Explaining the song’s origins, McCartney writes that “we were already spending a lot of time on our farm in Scotland in the mid-seventies. It’s in Kintyre, actually, not really on the Mull of Kintyre.
What is a “muller”? In Scottish geographical terms it means a promontory of land, usually one extending into a sea, such as the Mull of Kintyre.
McCartney reveals his initial concern about whether the Scots would appreciate an Englishman writing a distinctly Scottish song.
“One day it occurred to me that there were no new Scottish songs; there were a lot of good old songs that the pipe bands played, but no one had written anything new. So it was an opportunity to see if I was capable of it. A new Scottish song written by a Sassenach? It would be fun.”
And what is a “Sassenach?” I had never heard or seen the term until I read about it in McCartney’s book. It turns out to be a term referring to someone or something that is completely English in a somewhat cliched and perhaps slightly obnoxious way. It was once an insulting term when used by the Scots towards the English, but over time it has been adopted by the English in the same way that a proud rural Tennessean might unhesitatingly describe himself as a “redneck” or a “hillbilly”.
So, Paul McCartney, thank you for giving me some information! Thanks to you, I now know the meaning of “mull” and “Sassenach”. (You pronounce the latter roughly like “sess-eh-neck,” the Internet says.) And while the term apparently isn’t considered particularly harsh anymore, it’s probably best not to slap one of your friends. English in front of her, just in case.
Back to the song: Over the years, ‘Mull of Kintyre’ has become something of an anthem for Scottish expats around the world, a moving celebration of their home memories. It is a moving piece of music for everyone, regardless of Scottish ties or lack thereof.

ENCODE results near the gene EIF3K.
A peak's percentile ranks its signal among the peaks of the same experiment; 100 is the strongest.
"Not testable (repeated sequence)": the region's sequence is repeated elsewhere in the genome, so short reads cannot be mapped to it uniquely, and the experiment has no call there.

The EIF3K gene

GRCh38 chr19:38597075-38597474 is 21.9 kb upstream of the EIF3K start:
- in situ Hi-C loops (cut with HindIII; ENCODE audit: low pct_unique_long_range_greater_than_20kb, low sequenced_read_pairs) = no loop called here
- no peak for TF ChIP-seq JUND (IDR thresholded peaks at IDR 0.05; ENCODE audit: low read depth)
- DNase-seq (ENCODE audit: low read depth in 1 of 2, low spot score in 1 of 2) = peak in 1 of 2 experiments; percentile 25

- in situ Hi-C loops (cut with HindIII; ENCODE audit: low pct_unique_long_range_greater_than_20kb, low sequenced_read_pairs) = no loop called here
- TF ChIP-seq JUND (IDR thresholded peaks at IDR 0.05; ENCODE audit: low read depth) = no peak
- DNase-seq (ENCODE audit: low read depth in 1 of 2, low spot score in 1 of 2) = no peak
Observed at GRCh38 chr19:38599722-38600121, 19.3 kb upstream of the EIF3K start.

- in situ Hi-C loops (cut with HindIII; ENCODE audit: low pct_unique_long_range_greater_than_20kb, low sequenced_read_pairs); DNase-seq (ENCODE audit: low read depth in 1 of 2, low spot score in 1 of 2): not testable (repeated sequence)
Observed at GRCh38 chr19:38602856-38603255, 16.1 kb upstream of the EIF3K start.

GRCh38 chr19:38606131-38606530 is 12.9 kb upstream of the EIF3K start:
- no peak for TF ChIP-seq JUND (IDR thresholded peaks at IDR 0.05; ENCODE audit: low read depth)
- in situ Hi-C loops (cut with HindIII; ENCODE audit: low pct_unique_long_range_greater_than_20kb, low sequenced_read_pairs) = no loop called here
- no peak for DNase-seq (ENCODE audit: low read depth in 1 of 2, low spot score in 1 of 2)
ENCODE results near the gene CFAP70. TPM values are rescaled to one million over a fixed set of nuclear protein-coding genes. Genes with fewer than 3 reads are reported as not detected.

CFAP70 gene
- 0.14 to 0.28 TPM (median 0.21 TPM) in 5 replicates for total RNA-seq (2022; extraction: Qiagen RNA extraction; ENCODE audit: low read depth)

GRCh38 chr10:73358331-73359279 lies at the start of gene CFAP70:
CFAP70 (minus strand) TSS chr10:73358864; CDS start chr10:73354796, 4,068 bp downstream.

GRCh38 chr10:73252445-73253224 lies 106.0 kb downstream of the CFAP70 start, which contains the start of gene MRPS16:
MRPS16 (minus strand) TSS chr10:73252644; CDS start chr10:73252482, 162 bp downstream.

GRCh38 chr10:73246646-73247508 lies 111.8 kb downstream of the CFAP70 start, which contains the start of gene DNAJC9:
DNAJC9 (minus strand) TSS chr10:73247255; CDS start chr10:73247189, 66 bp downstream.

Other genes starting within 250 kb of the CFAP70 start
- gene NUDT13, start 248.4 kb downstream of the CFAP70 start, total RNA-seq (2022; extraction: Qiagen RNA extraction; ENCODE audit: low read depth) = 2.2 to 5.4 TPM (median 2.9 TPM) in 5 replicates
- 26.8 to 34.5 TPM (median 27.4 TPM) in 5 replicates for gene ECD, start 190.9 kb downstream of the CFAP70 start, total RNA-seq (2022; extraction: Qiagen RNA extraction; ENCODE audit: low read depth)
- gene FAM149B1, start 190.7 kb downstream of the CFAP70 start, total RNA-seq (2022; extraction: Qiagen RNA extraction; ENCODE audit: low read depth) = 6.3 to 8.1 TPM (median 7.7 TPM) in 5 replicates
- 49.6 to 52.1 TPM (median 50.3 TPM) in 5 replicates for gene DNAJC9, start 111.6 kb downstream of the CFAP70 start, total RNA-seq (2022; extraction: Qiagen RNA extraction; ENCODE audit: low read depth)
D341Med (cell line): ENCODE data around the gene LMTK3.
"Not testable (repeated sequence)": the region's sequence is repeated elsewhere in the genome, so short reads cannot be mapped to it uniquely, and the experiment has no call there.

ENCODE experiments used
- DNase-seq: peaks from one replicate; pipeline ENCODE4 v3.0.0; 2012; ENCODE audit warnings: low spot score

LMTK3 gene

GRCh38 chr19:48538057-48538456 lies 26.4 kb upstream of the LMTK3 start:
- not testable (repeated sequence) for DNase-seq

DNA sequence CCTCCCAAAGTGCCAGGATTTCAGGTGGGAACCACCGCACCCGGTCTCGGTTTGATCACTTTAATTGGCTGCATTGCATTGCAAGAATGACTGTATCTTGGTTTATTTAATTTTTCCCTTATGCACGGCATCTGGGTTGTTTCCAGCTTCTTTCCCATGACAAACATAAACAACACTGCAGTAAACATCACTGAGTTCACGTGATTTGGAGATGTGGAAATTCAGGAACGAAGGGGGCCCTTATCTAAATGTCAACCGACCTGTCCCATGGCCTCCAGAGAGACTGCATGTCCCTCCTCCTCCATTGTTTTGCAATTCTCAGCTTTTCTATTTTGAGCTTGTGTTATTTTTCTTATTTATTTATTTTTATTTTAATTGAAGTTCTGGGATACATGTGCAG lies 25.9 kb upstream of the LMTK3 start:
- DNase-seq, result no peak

“Mull of Kintyre, oh mist that comes from the sea. My desire is always to be here, oh, Mull of Kintyre.
McCartney notes in his book that part of the security team he uses during concerts is Scottish, and when this song is performed, “you see them spouting”.
If you haven’t heard “Mull of Kintyre”, look it up on YouTube. Look for the video which begins with Paul McCartney sitting on a fence with his guitar in his lap and a small Scottish farmhouse in the background. I think you’ll find one of those songs that’s impossible not to like.
Illuminating what some thought: McCartney ends his chapter on “Mull of Kintyre” with a fun and true anecdote about one person’s unexpected reaction to the song.
McCartney writes: “One day Linda and I were in traffic in London in the West End somewhere, and there was a big gang of punks who looked very aggressive, and we were kind of hunkered down a bit, trying not to get noticed. …and then they noticed us, and one of them walked up to the car, so I rolled the window down a bit, and he said, ‘Oy, Paul, this ‘Mull of Kintyre’ is f—–g great!”
Whatever you think of his language, this “punk” was absolutely right.